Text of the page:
How E-commerce Is Changing The Modern Supply Chain
Supply chain strategies have become very complex in recent years. Moreover, it becomes more complicated when companies start doing e-commerce. It is difficult to fulfil the needs efficiently, especially for those who are unaware of the expectations struggle to meet the shipment and customer demands. In addition to having a steady seller because demand changes with trends.
Whatever the reason, you are swamped with consumer trends that require you to diverge from traditional commerce.
Traditional Supply Chain Management
Traditional supply chain management is very straightforward. Fulfilment processes are based on the brand’s demand. Furthermore, most brands have well-established models for the determination of their consumer demands. They are based on seasonal shifts, advertisement channels, retail reports and projection of sales.
E-commerce and Modern Supply Chain
The rapid growth of e-commerce has tremendously changed the marketplace globally. Online consumers are in more demand today. Moreover, retailers and logistics are servicing those demands, trying to adjust to the market of online consumerism and modern supply chain management trends.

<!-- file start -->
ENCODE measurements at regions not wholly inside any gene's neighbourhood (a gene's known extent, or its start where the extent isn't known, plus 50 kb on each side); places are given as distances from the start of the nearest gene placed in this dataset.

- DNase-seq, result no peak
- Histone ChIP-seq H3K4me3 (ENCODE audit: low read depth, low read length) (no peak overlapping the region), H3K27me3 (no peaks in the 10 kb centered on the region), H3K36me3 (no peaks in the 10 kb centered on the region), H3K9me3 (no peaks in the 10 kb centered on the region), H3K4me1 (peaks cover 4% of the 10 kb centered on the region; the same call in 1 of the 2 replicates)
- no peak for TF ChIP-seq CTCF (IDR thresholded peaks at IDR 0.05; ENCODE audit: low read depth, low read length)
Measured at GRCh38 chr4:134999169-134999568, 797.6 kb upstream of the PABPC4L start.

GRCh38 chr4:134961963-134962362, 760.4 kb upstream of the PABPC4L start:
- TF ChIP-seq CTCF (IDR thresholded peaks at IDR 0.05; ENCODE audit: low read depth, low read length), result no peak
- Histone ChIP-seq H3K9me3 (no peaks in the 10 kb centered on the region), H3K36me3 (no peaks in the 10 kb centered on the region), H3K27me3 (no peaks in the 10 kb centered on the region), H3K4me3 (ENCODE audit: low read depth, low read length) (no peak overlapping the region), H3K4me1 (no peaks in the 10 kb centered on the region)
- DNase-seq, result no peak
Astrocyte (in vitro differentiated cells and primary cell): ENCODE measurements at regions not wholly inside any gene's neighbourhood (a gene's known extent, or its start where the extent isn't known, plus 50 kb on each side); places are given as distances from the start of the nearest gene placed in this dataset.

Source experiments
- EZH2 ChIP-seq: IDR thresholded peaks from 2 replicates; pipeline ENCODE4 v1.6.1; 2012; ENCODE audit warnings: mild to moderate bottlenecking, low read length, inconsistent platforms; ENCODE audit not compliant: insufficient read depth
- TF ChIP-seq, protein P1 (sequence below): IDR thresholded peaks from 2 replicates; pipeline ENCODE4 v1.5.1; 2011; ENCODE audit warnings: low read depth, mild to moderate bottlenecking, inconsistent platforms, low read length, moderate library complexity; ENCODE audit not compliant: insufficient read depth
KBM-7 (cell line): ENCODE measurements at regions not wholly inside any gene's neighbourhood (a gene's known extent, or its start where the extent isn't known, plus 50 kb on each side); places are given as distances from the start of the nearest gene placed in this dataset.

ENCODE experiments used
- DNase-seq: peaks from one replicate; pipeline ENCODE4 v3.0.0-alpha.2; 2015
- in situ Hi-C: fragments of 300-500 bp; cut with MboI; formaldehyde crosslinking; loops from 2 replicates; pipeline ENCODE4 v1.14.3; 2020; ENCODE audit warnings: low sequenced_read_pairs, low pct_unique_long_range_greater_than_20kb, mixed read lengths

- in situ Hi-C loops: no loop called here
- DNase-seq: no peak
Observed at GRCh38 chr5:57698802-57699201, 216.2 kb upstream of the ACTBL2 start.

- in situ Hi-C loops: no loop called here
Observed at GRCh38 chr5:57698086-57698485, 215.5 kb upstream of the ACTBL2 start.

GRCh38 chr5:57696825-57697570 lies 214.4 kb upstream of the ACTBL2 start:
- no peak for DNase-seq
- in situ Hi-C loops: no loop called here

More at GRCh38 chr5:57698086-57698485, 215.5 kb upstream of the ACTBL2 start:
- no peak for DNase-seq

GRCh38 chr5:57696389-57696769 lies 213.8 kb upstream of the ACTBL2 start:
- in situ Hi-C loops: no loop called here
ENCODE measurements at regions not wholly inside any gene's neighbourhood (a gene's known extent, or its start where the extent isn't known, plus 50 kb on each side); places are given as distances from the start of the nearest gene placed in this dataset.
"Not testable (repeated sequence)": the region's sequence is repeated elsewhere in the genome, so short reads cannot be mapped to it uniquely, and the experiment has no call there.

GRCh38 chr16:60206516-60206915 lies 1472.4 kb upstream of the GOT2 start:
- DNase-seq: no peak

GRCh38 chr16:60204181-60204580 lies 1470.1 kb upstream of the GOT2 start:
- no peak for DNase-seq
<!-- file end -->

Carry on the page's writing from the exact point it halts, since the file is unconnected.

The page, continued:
Warehousing and Shipment of Goods is Transforming
Some of the world’s biggest retailers, for example, Walmart may start using drones for their label inspection and inventory. Traditional retailers fear competition with online businesses, hence they are turning towards technology to speed up the delivery of goods. Moreover, one of the key elements to improve is inventory management software at the retail level. It will help retailers understand what is healthy and what isn’t. Additionally, retailers are experimenting with all options needed to deliver goods to customers.
Larger Fulfilment Centers
Since e-commerce is growing rapidly, it is no surprise that demand for e-commerce warehousing has resulted in an increase in the number of national fulfilment centres.
Moreover, the size and height of the structures have also increased. Approximately fifty years ago, the average height of a warehouse was twenty-four feet and by 2017, it had increased to thirty-three feet.
It is indicated that bigger and better warehouses will be formed in the future. Some companies will seek warehouses with forty feet high ceilings, which are mostly of mezzanine level. It is no surprise that e-commerce businesses are buying warehouses at a pace faster than mortar companies. According to the statistics, in 2016, e-commerce purchases grew by twenty-five percent in contrast to the six percent decline in brick-and-mortar purchases. Moreover, e-commerce companies need spaces that are three times bigger than traditional retailers.